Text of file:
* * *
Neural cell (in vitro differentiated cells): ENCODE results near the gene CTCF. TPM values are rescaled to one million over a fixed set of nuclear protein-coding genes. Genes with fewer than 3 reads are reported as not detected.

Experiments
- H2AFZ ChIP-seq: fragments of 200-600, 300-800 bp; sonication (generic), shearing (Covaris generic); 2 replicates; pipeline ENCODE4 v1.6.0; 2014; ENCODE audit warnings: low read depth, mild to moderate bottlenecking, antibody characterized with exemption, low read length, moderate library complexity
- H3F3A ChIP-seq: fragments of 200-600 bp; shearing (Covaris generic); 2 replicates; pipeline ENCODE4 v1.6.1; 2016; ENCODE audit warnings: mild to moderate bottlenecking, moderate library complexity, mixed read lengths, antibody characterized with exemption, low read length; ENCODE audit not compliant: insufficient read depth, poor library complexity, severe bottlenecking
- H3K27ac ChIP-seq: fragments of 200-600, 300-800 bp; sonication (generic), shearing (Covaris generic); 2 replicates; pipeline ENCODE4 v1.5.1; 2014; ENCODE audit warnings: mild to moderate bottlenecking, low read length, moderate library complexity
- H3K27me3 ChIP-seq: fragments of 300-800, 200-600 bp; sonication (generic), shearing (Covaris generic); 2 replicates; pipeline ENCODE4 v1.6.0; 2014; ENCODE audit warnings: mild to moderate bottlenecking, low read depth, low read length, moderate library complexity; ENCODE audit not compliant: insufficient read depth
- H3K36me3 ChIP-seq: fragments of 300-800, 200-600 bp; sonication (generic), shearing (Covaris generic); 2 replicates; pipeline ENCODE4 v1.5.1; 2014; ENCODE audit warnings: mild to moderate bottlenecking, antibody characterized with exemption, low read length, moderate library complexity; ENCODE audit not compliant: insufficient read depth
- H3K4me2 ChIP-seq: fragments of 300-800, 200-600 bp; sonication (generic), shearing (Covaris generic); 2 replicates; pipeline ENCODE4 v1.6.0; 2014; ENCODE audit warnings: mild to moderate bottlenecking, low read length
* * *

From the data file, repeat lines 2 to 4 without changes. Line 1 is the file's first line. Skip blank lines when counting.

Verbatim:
Experiments
- H2AFZ ChIP-seq: fragments of 200-600, 300-800 bp; sonication (generic), shearing (Covaris generic); 2 replicates; pipeline ENCODE4 v1.6.0; 2014; ENCODE audit warnings: low read depth, mild to moderate bottlenecking, antibody characterized with exemption, low read length, moderate library complexity
- H3F3A ChIP-seq: fragments of 200-600 bp; shearing (Covaris generic); 2 replicates; pipeline ENCODE4 v1.6.1; 2016; ENCODE audit warnings: mild to moderate bottlenecking, moderate library complexity, mixed read lengths, antibody characterized with exemption, low read length; ENCODE audit not compliant: insufficient read depth, poor library complexity, severe bottlenecking